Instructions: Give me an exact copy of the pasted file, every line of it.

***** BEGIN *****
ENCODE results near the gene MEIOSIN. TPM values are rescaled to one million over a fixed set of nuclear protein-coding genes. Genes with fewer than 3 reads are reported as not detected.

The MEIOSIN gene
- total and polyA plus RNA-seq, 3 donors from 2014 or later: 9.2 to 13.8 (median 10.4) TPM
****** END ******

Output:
ENCODE results near the gene MEIOSIN. TPM values are rescaled to one million over a fixed set of nuclear protein-coding genes. Genes with fewer than 3 reads are reported as not detected.

The MEIOSIN gene
- total and polyA plus RNA-seq, 3 donors from 2014 or later: 9.2 to 13.8 (median 10.4) TPM